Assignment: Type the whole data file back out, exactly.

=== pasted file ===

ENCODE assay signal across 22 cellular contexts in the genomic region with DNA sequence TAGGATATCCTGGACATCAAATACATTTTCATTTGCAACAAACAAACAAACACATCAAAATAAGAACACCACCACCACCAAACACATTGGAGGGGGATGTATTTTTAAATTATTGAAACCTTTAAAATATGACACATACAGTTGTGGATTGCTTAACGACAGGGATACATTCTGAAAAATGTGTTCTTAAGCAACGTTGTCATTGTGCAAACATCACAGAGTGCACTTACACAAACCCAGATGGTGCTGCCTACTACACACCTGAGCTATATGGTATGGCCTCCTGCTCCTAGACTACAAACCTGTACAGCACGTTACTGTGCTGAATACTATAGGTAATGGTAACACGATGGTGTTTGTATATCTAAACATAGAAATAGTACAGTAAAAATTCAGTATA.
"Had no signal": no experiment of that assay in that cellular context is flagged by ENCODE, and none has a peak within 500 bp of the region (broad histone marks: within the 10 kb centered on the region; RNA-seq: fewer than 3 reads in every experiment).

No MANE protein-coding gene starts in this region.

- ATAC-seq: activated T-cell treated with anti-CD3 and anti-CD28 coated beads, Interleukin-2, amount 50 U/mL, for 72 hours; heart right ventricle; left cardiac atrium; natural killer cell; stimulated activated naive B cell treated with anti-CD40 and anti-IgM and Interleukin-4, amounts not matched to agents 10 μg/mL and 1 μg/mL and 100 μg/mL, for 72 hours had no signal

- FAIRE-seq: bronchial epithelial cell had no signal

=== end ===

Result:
ENCODE assay signal across 22 cellular contexts in the genomic region with DNA sequence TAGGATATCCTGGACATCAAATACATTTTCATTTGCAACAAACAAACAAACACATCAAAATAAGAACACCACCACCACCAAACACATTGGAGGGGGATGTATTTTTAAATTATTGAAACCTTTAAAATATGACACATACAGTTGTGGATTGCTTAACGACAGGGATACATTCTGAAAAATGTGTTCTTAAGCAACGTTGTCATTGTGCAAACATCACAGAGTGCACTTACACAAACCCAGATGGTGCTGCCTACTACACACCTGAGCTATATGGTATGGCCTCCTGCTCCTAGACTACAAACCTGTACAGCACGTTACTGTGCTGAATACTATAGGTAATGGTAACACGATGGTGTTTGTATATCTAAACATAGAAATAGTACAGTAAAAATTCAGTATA.
"Had no signal": no experiment of that assay in that cellular context is flagged by ENCODE, and none has a peak within 500 bp of the region (broad histone marks: within the 10 kb centered on the region; RNA-seq: fewer than 3 reads in every experiment).

No MANE protein-coding gene starts in this region.

- ATAC-seq: activated T-cell treated with anti-CD3 and anti-CD28 coated beads, Interleukin-2, amount 50 U/mL, for 72 hours; heart right ventricle; left cardiac atrium; natural killer cell; stimulated activated naive B cell treated with anti-CD40 and anti-IgM and Interleukin-4, amounts not matched to agents 10 μg/mL and 1 μg/mL and 100 μg/mL, for 72 hours had no signal

- FAIRE-seq: bronchial epithelial cell had no signal